KUALA LUMPUR ,jan 25– Joe Biden’s inauguration as the 46th president of the United States last Wednesday may be the much-needed global economic catalyst for countries the world over, including Malaysia.
Economists say Biden as commander-in-chief could restore confidence and faith in global growth that will, in turn, boost Malaysia’s economic performance, especially through trade.
Sunway University business school lecturer Nur Ain Shahrier said Biden’s presidency augurs well for the world economy.
“However, competition is stiff, and Malaysia needs to explore exporting products that have high added value so we will not be left out when global growth is reignited,” she told The Vibes.
Meanwhile, AIMST University Vice-Chancellor Datuk John Antony Xavier said Biden as US president will hopefully ease global trade tensions, especially with China.
“This, in a way, will be good for us, but we do not have the competitive advantage of countries such as Indonesia, Vietnam and Cambodia, which are aggressive in this area.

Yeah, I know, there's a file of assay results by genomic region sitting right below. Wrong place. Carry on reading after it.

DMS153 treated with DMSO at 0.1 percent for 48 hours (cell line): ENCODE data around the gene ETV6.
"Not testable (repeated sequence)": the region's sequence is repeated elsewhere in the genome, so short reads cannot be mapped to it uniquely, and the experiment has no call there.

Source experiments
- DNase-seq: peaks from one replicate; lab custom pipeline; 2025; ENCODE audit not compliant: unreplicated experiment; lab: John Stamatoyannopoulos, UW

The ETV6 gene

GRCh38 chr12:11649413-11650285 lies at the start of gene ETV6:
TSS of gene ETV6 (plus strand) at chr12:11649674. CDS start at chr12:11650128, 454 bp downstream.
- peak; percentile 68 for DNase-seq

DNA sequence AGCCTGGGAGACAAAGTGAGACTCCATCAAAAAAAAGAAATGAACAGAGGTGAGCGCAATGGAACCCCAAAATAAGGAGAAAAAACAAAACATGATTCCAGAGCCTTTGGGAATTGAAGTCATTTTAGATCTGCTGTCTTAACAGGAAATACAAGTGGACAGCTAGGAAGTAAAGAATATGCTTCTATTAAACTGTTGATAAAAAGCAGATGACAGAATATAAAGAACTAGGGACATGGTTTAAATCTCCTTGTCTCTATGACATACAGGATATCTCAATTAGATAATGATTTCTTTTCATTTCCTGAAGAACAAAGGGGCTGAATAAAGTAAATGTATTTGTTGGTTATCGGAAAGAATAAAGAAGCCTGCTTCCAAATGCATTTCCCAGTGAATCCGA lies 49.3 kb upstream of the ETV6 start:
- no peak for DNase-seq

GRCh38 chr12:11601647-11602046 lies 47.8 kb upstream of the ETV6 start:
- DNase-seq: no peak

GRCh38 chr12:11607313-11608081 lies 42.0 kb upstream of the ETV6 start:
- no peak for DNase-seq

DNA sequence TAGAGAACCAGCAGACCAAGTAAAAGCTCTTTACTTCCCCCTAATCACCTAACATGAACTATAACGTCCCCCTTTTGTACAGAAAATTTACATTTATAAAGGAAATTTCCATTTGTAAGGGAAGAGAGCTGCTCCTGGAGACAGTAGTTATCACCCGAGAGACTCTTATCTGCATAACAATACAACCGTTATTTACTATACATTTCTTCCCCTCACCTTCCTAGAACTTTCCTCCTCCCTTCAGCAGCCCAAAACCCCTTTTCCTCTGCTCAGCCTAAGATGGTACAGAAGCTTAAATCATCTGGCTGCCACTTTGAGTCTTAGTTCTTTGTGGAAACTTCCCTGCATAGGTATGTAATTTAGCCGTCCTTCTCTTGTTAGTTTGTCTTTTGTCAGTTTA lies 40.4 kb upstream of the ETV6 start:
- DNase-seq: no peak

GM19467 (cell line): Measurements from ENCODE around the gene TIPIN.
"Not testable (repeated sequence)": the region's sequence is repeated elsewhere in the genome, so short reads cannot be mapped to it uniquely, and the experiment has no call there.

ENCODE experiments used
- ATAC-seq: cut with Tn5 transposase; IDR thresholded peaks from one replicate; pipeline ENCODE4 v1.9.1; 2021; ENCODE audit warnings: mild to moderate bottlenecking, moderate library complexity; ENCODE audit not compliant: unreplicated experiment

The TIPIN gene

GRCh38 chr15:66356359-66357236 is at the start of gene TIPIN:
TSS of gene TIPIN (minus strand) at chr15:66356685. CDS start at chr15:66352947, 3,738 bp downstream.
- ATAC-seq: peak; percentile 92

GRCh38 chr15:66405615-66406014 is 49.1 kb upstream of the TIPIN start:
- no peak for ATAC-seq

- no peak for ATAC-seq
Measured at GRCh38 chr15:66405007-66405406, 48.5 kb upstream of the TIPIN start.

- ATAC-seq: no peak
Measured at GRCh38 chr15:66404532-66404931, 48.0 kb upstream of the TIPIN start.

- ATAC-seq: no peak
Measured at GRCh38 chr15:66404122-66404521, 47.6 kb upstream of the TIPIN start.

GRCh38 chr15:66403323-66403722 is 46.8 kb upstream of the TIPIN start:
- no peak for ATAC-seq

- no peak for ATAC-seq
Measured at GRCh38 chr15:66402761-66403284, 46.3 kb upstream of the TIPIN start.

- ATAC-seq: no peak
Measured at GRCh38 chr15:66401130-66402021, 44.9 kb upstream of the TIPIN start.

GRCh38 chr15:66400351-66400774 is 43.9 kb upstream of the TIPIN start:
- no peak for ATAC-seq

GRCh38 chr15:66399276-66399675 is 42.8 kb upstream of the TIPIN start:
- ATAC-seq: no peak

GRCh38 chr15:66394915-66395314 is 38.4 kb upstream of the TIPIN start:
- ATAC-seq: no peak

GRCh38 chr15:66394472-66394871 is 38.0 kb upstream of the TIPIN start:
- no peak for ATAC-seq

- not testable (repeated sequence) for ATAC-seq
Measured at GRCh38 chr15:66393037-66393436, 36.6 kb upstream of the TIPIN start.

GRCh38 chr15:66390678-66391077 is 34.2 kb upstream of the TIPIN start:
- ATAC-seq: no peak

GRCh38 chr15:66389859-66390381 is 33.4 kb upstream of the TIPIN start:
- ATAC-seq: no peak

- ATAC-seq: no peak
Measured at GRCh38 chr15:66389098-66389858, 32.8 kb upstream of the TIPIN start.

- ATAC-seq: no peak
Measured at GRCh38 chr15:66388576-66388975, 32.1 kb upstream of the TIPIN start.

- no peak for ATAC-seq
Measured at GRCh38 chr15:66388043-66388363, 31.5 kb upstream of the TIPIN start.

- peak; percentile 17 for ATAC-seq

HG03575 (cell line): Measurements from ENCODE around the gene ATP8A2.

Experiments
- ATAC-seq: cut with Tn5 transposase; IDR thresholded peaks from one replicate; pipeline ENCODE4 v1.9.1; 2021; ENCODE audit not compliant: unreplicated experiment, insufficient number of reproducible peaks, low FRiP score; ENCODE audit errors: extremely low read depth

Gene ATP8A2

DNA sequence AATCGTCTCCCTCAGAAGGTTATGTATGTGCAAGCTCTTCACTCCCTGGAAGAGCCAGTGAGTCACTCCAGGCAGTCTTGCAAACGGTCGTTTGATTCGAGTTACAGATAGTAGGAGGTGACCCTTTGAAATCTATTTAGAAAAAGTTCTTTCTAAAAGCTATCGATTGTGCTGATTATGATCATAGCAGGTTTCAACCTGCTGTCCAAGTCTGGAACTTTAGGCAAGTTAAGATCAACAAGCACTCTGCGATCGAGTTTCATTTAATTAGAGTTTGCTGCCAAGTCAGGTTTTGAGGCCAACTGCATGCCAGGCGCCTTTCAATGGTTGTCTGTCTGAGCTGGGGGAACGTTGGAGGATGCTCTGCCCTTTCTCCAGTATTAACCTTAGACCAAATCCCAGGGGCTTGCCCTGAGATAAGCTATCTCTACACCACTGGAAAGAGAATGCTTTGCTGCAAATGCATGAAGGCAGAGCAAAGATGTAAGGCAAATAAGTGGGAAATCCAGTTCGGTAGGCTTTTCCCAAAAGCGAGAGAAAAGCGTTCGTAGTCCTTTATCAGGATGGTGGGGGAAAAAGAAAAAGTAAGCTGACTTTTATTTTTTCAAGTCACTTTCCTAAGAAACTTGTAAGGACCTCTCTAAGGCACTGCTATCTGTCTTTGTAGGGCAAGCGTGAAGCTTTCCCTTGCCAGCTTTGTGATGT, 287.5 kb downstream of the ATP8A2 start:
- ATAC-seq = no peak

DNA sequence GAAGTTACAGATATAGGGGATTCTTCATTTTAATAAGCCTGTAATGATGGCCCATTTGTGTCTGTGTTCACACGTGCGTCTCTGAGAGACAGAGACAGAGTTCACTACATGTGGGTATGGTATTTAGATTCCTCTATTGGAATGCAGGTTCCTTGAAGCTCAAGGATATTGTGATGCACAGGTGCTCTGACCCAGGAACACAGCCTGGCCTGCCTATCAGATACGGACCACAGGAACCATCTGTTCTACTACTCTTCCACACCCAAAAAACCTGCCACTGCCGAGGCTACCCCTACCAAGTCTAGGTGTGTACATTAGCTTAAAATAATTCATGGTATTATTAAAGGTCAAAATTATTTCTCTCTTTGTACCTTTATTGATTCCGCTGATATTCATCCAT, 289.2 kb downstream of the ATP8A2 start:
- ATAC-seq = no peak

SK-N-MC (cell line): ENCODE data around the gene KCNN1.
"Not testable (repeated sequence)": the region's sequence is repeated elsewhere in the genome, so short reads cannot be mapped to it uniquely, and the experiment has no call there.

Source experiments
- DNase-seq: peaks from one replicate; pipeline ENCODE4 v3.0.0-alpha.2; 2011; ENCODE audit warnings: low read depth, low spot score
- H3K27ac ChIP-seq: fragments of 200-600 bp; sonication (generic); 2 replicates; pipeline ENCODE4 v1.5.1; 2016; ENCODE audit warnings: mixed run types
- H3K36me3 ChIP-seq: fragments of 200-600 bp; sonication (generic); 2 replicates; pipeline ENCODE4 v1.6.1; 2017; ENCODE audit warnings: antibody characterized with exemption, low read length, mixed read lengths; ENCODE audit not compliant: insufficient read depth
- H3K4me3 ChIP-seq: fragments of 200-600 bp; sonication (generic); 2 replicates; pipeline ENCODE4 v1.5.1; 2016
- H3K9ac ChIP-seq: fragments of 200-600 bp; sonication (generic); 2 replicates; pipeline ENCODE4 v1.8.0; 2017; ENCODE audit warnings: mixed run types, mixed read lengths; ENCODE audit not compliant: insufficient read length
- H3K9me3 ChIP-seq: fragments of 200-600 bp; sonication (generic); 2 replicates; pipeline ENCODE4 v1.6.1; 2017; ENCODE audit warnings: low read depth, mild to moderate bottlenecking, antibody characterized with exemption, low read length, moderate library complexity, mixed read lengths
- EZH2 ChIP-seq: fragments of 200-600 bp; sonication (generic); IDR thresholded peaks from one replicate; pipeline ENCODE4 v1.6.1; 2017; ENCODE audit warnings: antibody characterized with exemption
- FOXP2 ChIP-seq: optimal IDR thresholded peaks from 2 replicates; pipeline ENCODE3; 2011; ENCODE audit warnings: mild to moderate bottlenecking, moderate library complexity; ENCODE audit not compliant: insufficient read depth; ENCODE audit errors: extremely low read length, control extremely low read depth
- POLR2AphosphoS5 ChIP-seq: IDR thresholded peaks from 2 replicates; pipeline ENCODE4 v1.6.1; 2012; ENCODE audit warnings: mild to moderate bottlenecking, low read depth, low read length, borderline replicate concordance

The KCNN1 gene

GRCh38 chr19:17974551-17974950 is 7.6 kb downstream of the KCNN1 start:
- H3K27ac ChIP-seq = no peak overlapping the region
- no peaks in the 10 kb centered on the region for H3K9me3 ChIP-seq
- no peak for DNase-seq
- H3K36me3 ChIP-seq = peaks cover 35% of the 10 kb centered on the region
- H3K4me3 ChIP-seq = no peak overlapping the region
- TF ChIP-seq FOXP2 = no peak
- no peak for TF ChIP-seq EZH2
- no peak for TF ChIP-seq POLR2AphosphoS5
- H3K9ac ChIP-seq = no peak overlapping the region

“We were only able to capture 5% of all investments relocating out of China at the height of the US-China trade tensions. Maybe after this, we should intensify our competitiveness to attract more foreign direct investments.”
He added issues of corruption have also dogged the country, as well as talent outflow and expatriate talent.
“But we are still competitive and, if we can, we should move more aggressively to net more investments because our infrastructure is good and so is our educated workforce.”
Xavier, however, feels there will not be a significant difference in the Biden administration compared with his predecessor Donald Trump’s era.
“Biden will continue to put the screws on China given its aggression in the South China Sea, Taiwan, and the lack of intellectual property protection in the superpower nation.”
Nur Ain, meanwhile, said it is expected that some of the policies Democrats had put in place during Barack Obama’s administration will be restored, such as those on climate change; bilateral cooperation, especially in trade and diplomacy; research; and pandemic collaboration.
However, she said, the structural damage inflicted during Trump’s tenure will take time to recover from.
“The US will first need to re-institutionalise many of its fundamentals that were broken under the Trump administration.”